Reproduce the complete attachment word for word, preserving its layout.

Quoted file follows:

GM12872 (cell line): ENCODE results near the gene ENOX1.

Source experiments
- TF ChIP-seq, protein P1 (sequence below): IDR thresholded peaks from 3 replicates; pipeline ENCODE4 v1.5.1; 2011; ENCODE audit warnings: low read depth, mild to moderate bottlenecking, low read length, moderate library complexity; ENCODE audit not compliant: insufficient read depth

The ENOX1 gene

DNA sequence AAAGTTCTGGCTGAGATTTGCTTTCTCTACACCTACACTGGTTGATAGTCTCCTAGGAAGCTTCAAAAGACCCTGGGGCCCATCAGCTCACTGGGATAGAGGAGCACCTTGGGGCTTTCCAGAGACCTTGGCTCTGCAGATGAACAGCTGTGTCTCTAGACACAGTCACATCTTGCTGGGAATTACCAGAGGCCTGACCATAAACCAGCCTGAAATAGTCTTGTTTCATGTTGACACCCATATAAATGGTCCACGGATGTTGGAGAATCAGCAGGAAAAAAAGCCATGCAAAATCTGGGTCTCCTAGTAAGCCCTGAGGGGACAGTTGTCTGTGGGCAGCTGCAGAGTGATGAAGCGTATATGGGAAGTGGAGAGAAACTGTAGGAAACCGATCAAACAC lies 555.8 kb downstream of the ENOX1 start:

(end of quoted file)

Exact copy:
GM12872 (cell line): ENCODE results near the gene ENOX1.

Source experiments
- TF ChIP-seq, protein P1 (sequence below): IDR thresholded peaks from 3 replicates; pipeline ENCODE4 v1.5.1; 2011; ENCODE audit warnings: low read depth, mild to moderate bottlenecking, low read length, moderate library complexity; ENCODE audit not compliant: insufficient read depth

The ENOX1 gene

DNA sequence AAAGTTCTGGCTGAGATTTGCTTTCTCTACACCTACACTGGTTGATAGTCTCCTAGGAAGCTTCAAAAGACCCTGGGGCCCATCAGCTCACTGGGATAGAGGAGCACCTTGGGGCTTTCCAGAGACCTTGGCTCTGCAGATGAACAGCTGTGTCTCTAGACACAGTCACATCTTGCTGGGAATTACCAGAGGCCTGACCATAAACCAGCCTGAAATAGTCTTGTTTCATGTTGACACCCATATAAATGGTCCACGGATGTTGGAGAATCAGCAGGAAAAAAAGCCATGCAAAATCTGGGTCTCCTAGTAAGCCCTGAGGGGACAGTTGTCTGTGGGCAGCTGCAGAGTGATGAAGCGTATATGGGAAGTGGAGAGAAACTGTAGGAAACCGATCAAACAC lies 555.8 kb downstream of the ENOX1 start: